They simply have to be physically there at the time they receive the bonus?
No. If, say, they want income taxed in Florida [where there is no state income tax], it’s important that they establish residency there; also, they have to be assigned to a team in that state. They can’t just say, “I’m going to Florida for two weeks — pay me while I’m there!”
Do you apply tax harvesting to your clients’ investments?
With the bull market, there weren’t too many losses. But you never know; so at the end of the year we’re always looking at a guy’s investment account to see if there are any gains we may be able to offset.
To what extent do you take into account the short career of pro baseball players?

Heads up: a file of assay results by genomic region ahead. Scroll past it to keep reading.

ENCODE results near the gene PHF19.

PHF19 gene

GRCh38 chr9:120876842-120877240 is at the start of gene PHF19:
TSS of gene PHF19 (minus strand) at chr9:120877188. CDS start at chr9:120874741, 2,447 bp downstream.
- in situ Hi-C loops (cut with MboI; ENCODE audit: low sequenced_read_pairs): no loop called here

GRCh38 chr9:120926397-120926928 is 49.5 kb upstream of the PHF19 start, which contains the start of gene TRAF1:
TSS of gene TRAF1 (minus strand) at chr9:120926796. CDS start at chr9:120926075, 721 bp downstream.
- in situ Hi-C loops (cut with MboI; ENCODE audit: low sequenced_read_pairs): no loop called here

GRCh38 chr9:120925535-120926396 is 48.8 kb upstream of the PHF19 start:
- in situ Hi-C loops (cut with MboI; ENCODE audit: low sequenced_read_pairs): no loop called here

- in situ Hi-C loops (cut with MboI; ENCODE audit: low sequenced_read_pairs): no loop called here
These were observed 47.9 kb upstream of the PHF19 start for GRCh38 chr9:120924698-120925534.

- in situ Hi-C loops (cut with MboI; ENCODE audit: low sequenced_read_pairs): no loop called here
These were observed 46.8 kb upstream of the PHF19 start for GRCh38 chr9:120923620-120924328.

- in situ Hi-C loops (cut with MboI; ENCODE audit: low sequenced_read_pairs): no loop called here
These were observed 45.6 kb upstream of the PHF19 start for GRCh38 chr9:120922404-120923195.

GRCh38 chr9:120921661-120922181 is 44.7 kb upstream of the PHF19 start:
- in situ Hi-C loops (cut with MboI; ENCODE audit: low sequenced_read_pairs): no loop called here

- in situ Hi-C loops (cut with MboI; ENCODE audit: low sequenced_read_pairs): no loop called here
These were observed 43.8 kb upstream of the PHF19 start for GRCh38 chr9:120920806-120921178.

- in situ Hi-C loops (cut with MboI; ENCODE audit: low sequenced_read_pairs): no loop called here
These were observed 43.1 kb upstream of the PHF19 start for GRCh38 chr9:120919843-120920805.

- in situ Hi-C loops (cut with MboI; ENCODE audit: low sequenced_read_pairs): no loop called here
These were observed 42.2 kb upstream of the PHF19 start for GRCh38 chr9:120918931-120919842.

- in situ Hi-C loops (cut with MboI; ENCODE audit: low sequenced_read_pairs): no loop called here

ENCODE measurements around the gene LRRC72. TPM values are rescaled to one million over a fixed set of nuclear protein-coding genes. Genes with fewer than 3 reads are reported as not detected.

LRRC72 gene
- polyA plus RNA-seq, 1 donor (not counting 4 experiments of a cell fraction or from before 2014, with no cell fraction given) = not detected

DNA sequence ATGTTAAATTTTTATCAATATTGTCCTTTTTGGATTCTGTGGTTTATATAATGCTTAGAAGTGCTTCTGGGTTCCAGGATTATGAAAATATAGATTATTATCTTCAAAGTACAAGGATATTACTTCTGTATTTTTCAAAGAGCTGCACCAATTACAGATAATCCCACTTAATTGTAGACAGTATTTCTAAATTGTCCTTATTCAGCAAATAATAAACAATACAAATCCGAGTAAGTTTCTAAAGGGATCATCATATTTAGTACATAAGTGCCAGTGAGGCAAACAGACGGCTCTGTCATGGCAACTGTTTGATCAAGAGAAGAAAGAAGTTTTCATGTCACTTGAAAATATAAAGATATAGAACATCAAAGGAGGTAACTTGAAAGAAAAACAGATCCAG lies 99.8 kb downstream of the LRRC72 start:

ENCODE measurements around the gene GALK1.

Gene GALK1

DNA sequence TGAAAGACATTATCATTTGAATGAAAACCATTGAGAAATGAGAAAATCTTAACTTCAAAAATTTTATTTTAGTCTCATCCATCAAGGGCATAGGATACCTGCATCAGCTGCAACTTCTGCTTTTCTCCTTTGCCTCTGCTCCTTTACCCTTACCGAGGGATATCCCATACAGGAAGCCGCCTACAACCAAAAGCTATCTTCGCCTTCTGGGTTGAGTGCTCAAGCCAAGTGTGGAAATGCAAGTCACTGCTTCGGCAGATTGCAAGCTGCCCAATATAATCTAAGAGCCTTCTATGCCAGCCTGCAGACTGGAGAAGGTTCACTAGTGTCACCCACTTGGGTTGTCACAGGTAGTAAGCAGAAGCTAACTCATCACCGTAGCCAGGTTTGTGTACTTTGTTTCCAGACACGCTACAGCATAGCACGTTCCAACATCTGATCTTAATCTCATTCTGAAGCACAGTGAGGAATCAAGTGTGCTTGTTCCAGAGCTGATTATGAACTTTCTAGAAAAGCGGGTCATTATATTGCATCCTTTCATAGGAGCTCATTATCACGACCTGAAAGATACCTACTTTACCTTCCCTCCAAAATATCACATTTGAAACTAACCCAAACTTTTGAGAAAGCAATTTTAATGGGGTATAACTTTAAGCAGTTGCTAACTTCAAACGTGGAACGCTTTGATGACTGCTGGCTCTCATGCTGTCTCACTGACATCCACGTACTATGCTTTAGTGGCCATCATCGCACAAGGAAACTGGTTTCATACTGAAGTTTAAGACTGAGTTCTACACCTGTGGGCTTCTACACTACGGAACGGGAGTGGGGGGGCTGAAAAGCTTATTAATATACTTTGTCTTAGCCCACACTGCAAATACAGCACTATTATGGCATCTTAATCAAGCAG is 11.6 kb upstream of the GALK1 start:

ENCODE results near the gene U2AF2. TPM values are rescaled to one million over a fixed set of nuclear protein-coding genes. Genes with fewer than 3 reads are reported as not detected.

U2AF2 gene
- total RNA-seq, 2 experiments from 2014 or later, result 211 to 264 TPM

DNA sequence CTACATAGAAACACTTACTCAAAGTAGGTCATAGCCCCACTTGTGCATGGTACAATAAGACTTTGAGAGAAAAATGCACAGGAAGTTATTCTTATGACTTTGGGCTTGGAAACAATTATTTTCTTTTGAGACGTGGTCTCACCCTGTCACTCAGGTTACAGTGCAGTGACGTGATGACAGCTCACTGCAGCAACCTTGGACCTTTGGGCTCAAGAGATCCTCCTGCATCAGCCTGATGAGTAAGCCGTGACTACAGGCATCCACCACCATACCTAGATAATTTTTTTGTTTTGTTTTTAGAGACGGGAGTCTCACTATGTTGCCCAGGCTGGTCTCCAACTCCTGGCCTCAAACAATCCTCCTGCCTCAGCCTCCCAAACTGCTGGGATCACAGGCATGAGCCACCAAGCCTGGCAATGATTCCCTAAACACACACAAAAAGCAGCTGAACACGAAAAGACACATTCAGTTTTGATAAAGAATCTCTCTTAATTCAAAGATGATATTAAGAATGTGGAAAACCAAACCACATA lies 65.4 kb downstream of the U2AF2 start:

That’s part of tax planning. The average baseball player’s career, if he makes it to the major leagues, is four to five years. So it’s up to the players to put as much money away as possible. We encourage them to max out their 401(k)s. Major League Baseball also has a great pension plan that the players become part of.
How do you usually acquire clients?
We get a lot of referrals from our current clients and agents that we’ve established relationships with. We also have a business-development person who’s out there trying to get connected with players that may be eligible for the draft or the amateur draft of high school and college students the first week in June. We reach out to their parents to let them know about us.
Is spring training a good time for adding new clients?
Yes, that and the off-season are typically the ideal time for us to recruit or get clients. Also, during the season, we’ll be introduced to players who need some advice and are looking for financial advisors. Or players will seek us out that just got called up to the big leagues, and it’s time for them to work with an advisor.